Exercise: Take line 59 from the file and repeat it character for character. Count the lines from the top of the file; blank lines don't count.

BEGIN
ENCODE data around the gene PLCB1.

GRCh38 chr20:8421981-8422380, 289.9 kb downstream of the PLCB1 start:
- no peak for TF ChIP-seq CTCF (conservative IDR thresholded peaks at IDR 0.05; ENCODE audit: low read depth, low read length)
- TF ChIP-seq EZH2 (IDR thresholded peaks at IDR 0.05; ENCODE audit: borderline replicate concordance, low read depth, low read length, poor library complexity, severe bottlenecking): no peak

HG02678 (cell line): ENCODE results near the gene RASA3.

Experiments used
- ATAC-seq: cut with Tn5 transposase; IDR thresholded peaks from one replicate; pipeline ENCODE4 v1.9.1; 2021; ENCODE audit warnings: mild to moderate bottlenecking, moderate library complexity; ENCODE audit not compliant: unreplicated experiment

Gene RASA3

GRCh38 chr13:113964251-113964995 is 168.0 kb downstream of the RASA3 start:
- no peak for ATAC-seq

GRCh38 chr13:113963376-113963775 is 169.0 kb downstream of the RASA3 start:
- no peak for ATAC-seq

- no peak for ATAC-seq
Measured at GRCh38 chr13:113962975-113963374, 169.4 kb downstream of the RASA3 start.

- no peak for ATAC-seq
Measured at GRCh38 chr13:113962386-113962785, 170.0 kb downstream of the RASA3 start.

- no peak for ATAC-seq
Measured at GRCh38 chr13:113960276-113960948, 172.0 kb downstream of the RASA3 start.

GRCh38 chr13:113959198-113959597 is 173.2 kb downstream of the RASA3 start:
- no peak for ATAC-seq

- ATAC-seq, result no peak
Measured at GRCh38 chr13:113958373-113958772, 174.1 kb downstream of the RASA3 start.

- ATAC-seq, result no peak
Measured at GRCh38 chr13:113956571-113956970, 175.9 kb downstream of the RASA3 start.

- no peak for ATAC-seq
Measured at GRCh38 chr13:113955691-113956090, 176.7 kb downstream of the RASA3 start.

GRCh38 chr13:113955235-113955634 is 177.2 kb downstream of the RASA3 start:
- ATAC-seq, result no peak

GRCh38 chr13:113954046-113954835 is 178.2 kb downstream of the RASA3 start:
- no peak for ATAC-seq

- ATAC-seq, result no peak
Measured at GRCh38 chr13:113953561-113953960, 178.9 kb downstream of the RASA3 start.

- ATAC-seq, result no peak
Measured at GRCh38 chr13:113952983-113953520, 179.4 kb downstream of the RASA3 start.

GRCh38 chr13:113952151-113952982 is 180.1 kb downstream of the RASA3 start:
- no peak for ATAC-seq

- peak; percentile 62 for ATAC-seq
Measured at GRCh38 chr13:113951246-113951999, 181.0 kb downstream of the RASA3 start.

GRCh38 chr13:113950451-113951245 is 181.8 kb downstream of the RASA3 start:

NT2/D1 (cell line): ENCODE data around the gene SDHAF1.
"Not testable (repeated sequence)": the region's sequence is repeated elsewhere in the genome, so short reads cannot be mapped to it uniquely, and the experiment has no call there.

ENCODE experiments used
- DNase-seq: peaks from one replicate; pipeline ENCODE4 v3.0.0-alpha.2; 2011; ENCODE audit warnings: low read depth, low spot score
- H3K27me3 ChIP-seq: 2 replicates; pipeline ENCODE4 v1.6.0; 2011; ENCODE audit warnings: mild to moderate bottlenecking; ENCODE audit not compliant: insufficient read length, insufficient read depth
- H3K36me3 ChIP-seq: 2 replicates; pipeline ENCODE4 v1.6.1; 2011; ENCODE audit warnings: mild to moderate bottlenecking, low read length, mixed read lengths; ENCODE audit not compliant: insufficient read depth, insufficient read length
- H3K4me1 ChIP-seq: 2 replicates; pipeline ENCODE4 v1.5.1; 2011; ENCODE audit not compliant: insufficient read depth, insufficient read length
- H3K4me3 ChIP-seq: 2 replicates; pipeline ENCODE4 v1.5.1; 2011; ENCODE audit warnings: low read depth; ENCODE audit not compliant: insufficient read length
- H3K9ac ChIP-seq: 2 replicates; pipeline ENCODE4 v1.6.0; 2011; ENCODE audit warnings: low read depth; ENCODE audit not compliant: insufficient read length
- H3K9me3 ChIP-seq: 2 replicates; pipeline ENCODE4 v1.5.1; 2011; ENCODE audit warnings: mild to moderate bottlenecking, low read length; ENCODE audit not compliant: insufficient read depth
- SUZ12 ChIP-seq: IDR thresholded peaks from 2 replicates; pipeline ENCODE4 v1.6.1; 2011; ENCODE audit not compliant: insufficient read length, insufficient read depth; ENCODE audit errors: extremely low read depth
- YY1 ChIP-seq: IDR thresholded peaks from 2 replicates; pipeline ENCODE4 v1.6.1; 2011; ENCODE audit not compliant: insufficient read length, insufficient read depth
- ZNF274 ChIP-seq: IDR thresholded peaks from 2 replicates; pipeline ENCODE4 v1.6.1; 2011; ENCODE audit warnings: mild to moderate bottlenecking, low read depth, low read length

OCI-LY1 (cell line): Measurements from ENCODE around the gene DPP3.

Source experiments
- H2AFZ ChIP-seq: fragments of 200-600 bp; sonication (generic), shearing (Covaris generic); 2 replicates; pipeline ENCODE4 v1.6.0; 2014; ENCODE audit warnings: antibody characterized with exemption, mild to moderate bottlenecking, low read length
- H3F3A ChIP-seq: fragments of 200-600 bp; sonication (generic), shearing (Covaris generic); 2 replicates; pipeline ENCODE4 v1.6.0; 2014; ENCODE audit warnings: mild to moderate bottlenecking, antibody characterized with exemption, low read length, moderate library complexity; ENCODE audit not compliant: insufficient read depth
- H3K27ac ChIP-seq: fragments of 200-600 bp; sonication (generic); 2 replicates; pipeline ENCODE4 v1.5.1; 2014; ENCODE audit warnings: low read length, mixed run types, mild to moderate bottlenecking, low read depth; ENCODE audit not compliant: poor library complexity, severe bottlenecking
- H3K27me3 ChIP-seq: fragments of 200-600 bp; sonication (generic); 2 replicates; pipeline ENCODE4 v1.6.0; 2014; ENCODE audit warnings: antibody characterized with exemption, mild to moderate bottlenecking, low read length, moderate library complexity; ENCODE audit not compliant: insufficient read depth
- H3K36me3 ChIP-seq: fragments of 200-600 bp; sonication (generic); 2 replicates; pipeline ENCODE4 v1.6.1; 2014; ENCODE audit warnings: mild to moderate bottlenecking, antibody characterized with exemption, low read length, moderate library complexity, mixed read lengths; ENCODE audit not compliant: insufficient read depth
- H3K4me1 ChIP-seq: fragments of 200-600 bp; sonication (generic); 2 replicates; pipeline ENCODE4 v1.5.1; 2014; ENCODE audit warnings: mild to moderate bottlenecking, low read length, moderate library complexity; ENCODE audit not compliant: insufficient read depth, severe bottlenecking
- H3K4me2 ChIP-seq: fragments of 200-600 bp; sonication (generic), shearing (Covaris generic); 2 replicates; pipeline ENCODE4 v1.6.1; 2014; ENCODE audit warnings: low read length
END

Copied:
- H3K36me3 ChIP-seq: fragments of 200-600 bp; sonication (generic); 2 replicates; pipeline ENCODE4 v1.6.1; 2014; ENCODE audit warnings: mild to moderate bottlenecking, antibody characterized with exemption, low read length, moderate library complexity, mixed read lengths; ENCODE audit not compliant: insufficient read depth